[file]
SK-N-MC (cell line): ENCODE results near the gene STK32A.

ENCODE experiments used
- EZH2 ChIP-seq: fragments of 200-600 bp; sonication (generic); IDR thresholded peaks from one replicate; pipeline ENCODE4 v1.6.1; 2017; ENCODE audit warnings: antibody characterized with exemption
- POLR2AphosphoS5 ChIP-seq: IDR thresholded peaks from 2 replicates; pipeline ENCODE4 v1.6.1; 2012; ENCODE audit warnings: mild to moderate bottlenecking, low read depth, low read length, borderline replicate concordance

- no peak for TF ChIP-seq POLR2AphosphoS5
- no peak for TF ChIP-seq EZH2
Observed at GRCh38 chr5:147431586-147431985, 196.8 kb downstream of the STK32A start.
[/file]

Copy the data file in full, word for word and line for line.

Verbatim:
SK-N-MC (cell line): ENCODE results near the gene STK32A.

ENCODE experiments used
- EZH2 ChIP-seq: fragments of 200-600 bp; sonication (generic); IDR thresholded peaks from one replicate; pipeline ENCODE4 v1.6.1; 2017; ENCODE audit warnings: antibody characterized with exemption
- POLR2AphosphoS5 ChIP-seq: IDR thresholded peaks from 2 replicates; pipeline ENCODE4 v1.6.1; 2012; ENCODE audit warnings: mild to moderate bottlenecking, low read depth, low read length, borderline replicate concordance

- no peak for TF ChIP-seq POLR2AphosphoS5
- no peak for TF ChIP-seq EZH2
Observed at GRCh38 chr5:147431586-147431985, 196.8 kb downstream of the STK32A start.